New Zealand’s copyright laws are sufficient to protect the property of rights holders, but the attitudes of copyright holders and the legislature need to evolve with the times, says District Court Judge David Harvey.
Delivering a keynote speech at the Nethui conference in Auckland, Harvey spoke on the topics of copyright and digital privacy. The subject of copyright was appropriate as Harvey has presided over much of the Kim Dotcom case.
Harvey says the Statute of Anne, which was the first copyright act enforced by the Crown and gave rights to the producer of works, was the topic of his thesis paper.
He says copyright laws are being misused by rights holders, but admits that his views on the matter might be considered “fundamentalist”.
“The real purpose of copyright law isn’t to maximise the revenues earned by copyright holders,” says Harvey.
“Copyright sets an appropriate boundary between enabling the use of ideas and information in one hand, and protecting the expression of ideas and information in order to encourage investment in creative works.”
“There is no inherent property in intellectual property, it was created by statute. The rules that govern intellectual property are set out in the statute alone and nowhere else.”
Harvey says a major problem with the legal system is that “it’s always looking in the rear view mirror, instead of looking towards the future”. Laws like New Zealand’s 1994 Copyright Act are passed by legislators at a time in history when they made, says Harvey.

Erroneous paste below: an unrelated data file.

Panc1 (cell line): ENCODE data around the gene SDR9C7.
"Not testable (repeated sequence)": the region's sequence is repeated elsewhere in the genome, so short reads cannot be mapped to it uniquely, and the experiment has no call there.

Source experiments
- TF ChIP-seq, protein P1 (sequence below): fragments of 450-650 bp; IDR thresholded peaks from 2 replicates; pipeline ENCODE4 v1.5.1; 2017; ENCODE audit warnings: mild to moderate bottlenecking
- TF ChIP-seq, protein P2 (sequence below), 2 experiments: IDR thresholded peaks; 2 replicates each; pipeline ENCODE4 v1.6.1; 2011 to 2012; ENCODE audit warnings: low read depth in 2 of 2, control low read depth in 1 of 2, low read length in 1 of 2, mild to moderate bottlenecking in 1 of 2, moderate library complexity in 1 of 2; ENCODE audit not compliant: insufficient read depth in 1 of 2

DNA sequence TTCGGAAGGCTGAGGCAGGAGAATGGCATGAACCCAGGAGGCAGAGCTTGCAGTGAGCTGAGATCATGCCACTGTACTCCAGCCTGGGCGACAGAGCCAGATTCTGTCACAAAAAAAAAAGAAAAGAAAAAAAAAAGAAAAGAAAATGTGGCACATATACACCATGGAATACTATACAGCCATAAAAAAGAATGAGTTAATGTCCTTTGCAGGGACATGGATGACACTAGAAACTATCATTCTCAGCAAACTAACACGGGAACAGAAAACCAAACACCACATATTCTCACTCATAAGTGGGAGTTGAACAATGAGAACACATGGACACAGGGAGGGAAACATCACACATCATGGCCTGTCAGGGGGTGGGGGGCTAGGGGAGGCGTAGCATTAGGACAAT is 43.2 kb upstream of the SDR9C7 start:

The original focus for copyright was with printed works, and infringing on a significant scale required access to capital for printing presses and other equipment making it impractical for most people.
The entire paradigm has shifted with the advent of computers he says, as copying files have become incredibly easy.
“Copying is necessary is the digital age,” says Harvey. “The current copyright law must recognise that.”
His advice to copyright holders is to make the best use of the laws already available, and not to sully the legitimacy of the Copyright Act.
“It isn’t the States or Google or the corporates, we are perfectly happy to concede our privacy ourselves,” says Harvey.
“The reason we concede our privacy is because want to be a part of the group, we want to be accepted.”
With the increasing adoption of social networks among New Zealanders, Harvey says consumers are increasingly becoming blasé about their privacy - going so far as to say digital natives probably do not care about privacy issues.
Users also unkowingly concede the privacy of others by tagging them in Facebook photos or forwarding personal communication to untrusted third-parties.
“As you can tell this is something that deeply worries me,” says Harvey.
It is also something that worries consumers. A recent study in the UK by privacy compliance company TRUSTe says privacy concerns are on the rise. Of the 1000 people surveyed, 94 percent said they were concerned with privacy, and 54 percent said they were more concerned than the previous year.
Harvey says that as the technology to track and store data improves, consumers need to be more vigilant about protecting their information.
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